Purim: The Masked Holiday
We often think of Purim as a holiday of revelry. We dress in costume and go to boisterous and merry masquerade parties. However, Purim is so much more than that. While Purim is a very fun holiday, there is a much deeper meaning in the holiday and in the tradition of dressing in costume.
Overview of the Story of Esther
The holiday of Purim celebrates the story of Esther. The story opens with King Ahasuerus of Persia searching for a new queen. The king selects young beautiful Esther, an orphan belonging to the Jewish tribe of Benjamin. Esther was adopted by her cousin Mordechai who advises her to hide her Jewish identity from the king.
The king’s Prime Minister, Haman, was a staunch anti-Semite. He initiates an order to kill all the Jews of Persia. Mordechai convinces Esther to use her influence with the king to save the Jewish people. When the king hears of the plot he is outraged that Haman would dare to threaten his new queen. The king then orders that Haman hang in the gallows.
Esther is given the power to overturn Haman’s orders and declares that Jews have the right to defend themselves. Thus when the Jews of Persia were attacked they were triumphant. The day after the attack, the 14th of Adar, they rested a feasted. The celebration came to be known as Purim because Haman cast the “pur”, the lot or fate, for the Jews, but still could not destroy them.
Why we dress in costume at Purim
Purim is much more profound than it seems on the surface. The tradition of dressing in costume represents the masked characteristic of the holiday. Here are some of the reasons dressing in costume is a Purim tradition and how this represents the true messages of Purim.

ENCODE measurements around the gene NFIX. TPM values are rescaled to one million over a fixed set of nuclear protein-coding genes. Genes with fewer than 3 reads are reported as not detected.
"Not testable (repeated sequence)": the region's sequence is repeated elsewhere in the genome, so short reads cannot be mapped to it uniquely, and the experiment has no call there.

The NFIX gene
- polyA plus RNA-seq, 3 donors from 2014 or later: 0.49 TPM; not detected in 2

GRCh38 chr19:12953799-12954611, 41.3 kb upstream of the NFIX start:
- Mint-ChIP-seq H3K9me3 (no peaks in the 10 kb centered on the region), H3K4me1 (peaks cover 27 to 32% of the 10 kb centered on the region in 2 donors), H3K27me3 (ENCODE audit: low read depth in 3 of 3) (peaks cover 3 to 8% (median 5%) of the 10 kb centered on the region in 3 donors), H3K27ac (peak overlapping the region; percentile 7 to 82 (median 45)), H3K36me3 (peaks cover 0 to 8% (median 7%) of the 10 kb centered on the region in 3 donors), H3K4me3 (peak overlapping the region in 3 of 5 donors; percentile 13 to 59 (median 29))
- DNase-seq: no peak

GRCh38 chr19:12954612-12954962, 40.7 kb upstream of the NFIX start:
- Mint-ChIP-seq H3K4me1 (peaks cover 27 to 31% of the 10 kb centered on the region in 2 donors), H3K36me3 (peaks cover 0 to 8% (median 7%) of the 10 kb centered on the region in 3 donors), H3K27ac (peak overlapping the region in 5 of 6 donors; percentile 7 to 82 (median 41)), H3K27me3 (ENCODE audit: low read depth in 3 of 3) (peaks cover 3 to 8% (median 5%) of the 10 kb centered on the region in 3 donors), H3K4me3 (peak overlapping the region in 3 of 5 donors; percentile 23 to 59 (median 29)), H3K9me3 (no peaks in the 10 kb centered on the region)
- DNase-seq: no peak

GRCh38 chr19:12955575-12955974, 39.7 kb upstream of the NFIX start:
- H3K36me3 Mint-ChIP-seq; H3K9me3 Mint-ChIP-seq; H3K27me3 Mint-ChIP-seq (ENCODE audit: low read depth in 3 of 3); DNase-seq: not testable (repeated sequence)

1. In contrast to other holidays such has Hanukkah and Passover, G-d’s miracle at Purim is not overtly apparent. There was no unnatural event to prove G-d’s presence with the Jewish people. G-d’s presence is known because everyone was in the right place at the right time. The events were beautifully choreographed by G-d, however His influence was masked.
2. Esther originally masked her Jewish identity from the king. She listened to Mordechai who was a faithful Jew which allowed the events G-d orchestrated to unfold.
3. At Purim each adult is to give two different foods to one person and two gifts of charity to two underprivileged people. Masking our identities in costume makes it difficult to differentiate between rich and poor. This increases the love and unity in the community which contradicts Haman’s allegation that there was dissension and disunity among the Jews.
While the world often seems to be just a series of unrelated events G-d is directing the fate of the world and directing the human experience in the world. This is a lesson to remember at Purim and throughout the year.